The 12 Myths of Christmas #3

MYTH 3: MARY RODE A DONKEY TO BETHLEHEM

Are the Christmas cards wrong again? I do not know. I wasn’t there. But I would say they are. When one reads carefully with a clear head, the scriptures, and a blank canvas in front of you, I don’t see a donkey. The Bible simply does not say that Mary rode a donkey.

Here’s what it DOES say In Luke 2:

And it came to pass in those days, that there went out a decree from Caesar Augustus that all the world should be taxed.

(And this taxing was first made when Cyrenius was governor of Syria.)

And all went to be taxed, every one into his own city.

And Joseph also went up from Galilee, out of the city of Nazareth, into Judaea, unto the city of David, which is called Bethlehem; (because he was of the house and lineage of David:)

To be taxed with Mary his espoused wife, being great with child.

And so it was, that, while they were there, the days were accomplished that she should be delivered.

That’s it! Nothing else. Aside from legends and writings of doubtful origin, the only other verse in the Bible that would support the idea of a donkey MIGHT be this one:

Zachariah 9:9

        Rejoice greatly, daughter of Zion!
        Shout, daughter of Jerusalem!
        Behold, your king is coming to you,
        a righteous one bringing salvation.
        He is lowly, riding on a donkey—
        on a colt, the foal of a donkey.[b

However wonderful the symbolism is here, let’s not forget that as a prophecy, this actually did come to pass when Jesus rode on a donkey into Jerusalem on Palm Sunday. Why then does it appear at the nativity? Actually, it doesn’t. Did Mary ride a donkey to Bethlehem? No one knows.

I’ve always been taught to beware of traditions. Whereas they are charming in families and are the stuff legends are made of, TRUTH trumps tradition. 

Especially when raising our children, we had decided early on not to tell as TRUTH the tales of fairies and gnomes and personages that slide down chimneys in the middle of the night. “Let God be true and every man a liar.” (Rom.3:4) Let fantasy point to truth. That’s the point of fantasy. But just because we don’t know every detail does not make something true or false. In this case, we just don’t know.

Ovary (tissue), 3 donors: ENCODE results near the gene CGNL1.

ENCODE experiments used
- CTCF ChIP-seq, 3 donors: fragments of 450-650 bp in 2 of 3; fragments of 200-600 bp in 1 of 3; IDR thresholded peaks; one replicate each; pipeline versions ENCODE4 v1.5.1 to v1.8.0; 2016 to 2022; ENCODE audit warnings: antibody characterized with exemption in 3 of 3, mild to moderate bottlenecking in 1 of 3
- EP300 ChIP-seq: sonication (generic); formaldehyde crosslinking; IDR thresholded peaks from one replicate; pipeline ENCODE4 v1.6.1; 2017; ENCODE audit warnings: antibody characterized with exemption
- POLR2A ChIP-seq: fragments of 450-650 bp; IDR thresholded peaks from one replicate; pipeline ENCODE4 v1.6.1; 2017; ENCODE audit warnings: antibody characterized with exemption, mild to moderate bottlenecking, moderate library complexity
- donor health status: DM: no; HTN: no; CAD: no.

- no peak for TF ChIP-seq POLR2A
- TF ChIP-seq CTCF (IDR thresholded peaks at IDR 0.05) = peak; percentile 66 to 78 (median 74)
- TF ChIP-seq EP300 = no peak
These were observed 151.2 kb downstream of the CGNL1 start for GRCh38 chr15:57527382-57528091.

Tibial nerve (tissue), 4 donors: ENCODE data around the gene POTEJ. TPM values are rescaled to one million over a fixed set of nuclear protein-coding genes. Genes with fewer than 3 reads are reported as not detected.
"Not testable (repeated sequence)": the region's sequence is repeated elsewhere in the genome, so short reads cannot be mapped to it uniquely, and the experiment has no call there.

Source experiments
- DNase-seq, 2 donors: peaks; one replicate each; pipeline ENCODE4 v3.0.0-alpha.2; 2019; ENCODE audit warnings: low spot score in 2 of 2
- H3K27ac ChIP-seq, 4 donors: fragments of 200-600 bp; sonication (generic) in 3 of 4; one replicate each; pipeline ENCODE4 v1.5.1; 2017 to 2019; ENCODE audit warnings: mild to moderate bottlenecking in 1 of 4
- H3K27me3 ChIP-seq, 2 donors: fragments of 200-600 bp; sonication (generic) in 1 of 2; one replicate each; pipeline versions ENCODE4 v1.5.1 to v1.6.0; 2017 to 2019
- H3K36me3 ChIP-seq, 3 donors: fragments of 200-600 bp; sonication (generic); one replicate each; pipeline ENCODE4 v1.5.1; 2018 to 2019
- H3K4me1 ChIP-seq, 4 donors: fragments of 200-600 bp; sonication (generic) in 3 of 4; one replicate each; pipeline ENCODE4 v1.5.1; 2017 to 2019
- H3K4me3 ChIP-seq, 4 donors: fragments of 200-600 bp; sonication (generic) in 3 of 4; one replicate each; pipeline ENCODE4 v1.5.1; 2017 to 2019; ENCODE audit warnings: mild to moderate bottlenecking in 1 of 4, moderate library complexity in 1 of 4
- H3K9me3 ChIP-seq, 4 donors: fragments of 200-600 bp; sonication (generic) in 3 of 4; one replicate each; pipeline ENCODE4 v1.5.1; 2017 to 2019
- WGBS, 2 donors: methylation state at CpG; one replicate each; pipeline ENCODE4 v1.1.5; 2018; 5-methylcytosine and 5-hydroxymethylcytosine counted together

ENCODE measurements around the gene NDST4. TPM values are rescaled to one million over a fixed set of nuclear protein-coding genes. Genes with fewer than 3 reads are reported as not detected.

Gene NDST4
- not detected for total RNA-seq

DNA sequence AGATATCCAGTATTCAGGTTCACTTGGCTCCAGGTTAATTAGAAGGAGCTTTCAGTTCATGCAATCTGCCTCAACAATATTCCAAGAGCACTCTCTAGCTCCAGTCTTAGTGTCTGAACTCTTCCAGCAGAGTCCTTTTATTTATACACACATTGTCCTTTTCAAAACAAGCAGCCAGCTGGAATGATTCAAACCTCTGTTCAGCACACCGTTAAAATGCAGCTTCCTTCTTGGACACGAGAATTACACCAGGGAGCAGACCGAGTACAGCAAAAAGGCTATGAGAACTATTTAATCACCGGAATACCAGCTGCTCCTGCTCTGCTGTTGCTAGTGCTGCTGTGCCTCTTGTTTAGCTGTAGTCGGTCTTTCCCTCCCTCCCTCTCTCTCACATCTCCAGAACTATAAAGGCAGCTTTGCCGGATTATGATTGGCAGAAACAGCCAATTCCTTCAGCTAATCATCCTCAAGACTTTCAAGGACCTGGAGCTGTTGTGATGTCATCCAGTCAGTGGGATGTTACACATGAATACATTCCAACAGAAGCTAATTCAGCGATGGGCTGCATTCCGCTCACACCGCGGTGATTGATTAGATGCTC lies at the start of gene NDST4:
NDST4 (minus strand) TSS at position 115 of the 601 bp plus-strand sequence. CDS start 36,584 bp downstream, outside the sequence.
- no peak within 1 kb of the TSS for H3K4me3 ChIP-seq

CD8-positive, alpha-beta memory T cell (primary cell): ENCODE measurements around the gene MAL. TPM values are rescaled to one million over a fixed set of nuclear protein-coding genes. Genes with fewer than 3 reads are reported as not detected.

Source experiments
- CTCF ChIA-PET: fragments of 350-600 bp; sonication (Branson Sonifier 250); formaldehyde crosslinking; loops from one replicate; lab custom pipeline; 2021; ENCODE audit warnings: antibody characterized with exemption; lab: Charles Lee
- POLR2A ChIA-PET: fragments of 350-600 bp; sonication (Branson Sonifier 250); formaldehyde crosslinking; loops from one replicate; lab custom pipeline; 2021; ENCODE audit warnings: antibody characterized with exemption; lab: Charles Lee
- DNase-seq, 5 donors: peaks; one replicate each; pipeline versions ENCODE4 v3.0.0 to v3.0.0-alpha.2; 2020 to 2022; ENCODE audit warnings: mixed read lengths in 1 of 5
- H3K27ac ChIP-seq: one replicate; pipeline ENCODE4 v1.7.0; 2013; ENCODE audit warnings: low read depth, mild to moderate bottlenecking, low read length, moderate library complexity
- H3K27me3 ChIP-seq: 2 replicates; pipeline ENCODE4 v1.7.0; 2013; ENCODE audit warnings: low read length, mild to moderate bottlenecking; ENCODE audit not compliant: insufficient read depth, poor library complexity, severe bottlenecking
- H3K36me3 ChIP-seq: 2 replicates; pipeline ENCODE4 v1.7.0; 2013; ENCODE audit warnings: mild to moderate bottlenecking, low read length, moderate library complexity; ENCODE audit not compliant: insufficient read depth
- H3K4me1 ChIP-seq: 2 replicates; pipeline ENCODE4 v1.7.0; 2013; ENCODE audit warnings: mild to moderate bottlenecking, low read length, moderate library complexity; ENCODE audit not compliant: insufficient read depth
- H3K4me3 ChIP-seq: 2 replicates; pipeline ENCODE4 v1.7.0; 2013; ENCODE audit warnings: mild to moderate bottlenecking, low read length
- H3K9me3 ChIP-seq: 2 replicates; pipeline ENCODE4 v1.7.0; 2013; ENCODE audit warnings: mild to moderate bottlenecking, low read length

A pragmatic view of Mary in her pregnancy riding a donkey over hilly paths seems unwise if not ridiculous. Yes, Mary was young and healthy. Pregnant women work hard, sometimes all the way up to delivery day. I did, with my two pregnancies, but when I was two months pregnant with my first, I fell from a horse. It was more a sliding off, really. I was not hurt. Nevertheless, I thought it time to stop riding. Mary and Joseph were well aware of their precious cargo. Why would they risk it?

What are the other possibilities, then, for a carpenter and his pregnant fiancé to travel the up-to eighty or ninety miles from Nazareth to Bethlehem? Hired wagon or conveyance? Donkey cart? Walking? 

Actually, walking in moderation is recommended for pregnant women. It helps build strength, relieve back pain, and helps with general constitution. Going slowly, they could have walked it in two to three weeks. If Jesus was born at the end of September during the Feast of Tabernacles, as Myth #1 suggests, perhaps Joseph carried their tent or “tabernacle” on his back. Or maybe on his donkey. I guess we’ll never know this side of heaven.

So what’s the point of Bethlehem? Why did they have to go there to deliver the son of God, with or without a donkey? To fulfill the prophecy:

Micah 5:2

But thou, Bethlehem Ephratah, though thou be little among the thousands of Judah, yet out of thee shall he come forth unto me that is to be ruler in Israel; whose goings forth have been from of old, from everlasting.

Joseph was from the royal line of David and so needed to go to Bethlehem to pay a new tax. David, the shepherd-king, was born there. Jesus, the lamb of God, was born there too. The point is, they got there somehow.

This Christmas, let’s focus on what the Bible DOES say and stick to that. Let’s be true readers of the Word, not adding fantasy, but focusing on the truth. The point is not HOW they got there, but that they went, obeying God and government. And in so doing, changed the world.

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